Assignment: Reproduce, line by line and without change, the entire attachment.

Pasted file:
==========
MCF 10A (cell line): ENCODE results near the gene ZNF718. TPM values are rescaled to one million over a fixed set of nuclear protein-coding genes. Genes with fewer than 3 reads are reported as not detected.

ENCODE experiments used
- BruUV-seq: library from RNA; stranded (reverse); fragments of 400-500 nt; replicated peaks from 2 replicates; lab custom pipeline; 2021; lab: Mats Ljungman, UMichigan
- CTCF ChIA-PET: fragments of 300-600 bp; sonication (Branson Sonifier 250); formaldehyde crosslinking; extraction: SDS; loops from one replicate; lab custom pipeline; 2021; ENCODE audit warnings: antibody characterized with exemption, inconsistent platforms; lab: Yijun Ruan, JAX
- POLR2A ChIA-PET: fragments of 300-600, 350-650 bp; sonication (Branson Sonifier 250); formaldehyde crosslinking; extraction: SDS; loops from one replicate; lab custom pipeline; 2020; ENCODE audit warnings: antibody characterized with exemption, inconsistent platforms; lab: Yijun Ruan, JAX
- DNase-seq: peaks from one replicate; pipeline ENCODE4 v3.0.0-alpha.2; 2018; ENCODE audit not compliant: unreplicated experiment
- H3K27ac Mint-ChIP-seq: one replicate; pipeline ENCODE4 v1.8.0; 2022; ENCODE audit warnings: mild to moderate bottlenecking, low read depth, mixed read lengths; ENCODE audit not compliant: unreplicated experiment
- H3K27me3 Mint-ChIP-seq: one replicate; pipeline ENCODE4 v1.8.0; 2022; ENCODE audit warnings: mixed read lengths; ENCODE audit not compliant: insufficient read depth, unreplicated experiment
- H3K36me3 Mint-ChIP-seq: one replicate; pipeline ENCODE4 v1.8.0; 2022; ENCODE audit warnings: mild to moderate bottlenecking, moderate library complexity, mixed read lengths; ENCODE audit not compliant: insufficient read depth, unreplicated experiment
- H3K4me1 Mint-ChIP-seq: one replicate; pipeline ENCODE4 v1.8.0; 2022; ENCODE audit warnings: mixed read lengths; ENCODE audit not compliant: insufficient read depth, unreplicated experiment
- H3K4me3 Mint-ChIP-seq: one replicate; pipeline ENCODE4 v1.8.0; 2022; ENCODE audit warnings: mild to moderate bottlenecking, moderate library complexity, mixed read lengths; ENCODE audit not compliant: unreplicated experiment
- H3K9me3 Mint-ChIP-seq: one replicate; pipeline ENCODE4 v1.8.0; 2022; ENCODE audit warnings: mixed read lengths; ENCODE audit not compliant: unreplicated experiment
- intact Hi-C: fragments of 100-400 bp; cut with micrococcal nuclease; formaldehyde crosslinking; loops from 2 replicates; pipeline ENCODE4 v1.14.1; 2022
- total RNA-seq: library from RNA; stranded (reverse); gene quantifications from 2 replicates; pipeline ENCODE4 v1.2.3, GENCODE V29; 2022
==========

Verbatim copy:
MCF 10A (cell line): ENCODE results near the gene ZNF718. TPM values are rescaled to one million over a fixed set of nuclear protein-coding genes. Genes with fewer than 3 reads are reported as not detected.

ENCODE experiments used
- BruUV-seq: library from RNA; stranded (reverse); fragments of 400-500 nt; replicated peaks from 2 replicates; lab custom pipeline; 2021; lab: Mats Ljungman, UMichigan
- CTCF ChIA-PET: fragments of 300-600 bp; sonication (Branson Sonifier 250); formaldehyde crosslinking; extraction: SDS; loops from one replicate; lab custom pipeline; 2021; ENCODE audit warnings: antibody characterized with exemption, inconsistent platforms; lab: Yijun Ruan, JAX
- POLR2A ChIA-PET: fragments of 300-600, 350-650 bp; sonication (Branson Sonifier 250); formaldehyde crosslinking; extraction: SDS; loops from one replicate; lab custom pipeline; 2020; ENCODE audit warnings: antibody characterized with exemption, inconsistent platforms; lab: Yijun Ruan, JAX
- DNase-seq: peaks from one replicate; pipeline ENCODE4 v3.0.0-alpha.2; 2018; ENCODE audit not compliant: unreplicated experiment
- H3K27ac Mint-ChIP-seq: one replicate; pipeline ENCODE4 v1.8.0; 2022; ENCODE audit warnings: mild to moderate bottlenecking, low read depth, mixed read lengths; ENCODE audit not compliant: unreplicated experiment
- H3K27me3 Mint-ChIP-seq: one replicate; pipeline ENCODE4 v1.8.0; 2022; ENCODE audit warnings: mixed read lengths; ENCODE audit not compliant: insufficient read depth, unreplicated experiment
- H3K36me3 Mint-ChIP-seq: one replicate; pipeline ENCODE4 v1.8.0; 2022; ENCODE audit warnings: mild to moderate bottlenecking, moderate library complexity, mixed read lengths; ENCODE audit not compliant: insufficient read depth, unreplicated experiment
- H3K4me1 Mint-ChIP-seq: one replicate; pipeline ENCODE4 v1.8.0; 2022; ENCODE audit warnings: mixed read lengths; ENCODE audit not compliant: insufficient read depth, unreplicated experiment
- H3K4me3 Mint-ChIP-seq: one replicate; pipeline ENCODE4 v1.8.0; 2022; ENCODE audit warnings: mild to moderate bottlenecking, moderate library complexity, mixed read lengths; ENCODE audit not compliant: unreplicated experiment
- H3K9me3 Mint-ChIP-seq: one replicate; pipeline ENCODE4 v1.8.0; 2022; ENCODE audit warnings: mixed read lengths; ENCODE audit not compliant: unreplicated experiment
- intact Hi-C: fragments of 100-400 bp; cut with micrococcal nuclease; formaldehyde crosslinking; loops from 2 replicates; pipeline ENCODE4 v1.14.1; 2022
- total RNA-seq: library from RNA; stranded (reverse); gene quantifications from 2 replicates; pipeline ENCODE4 v1.2.3, GENCODE V29; 2022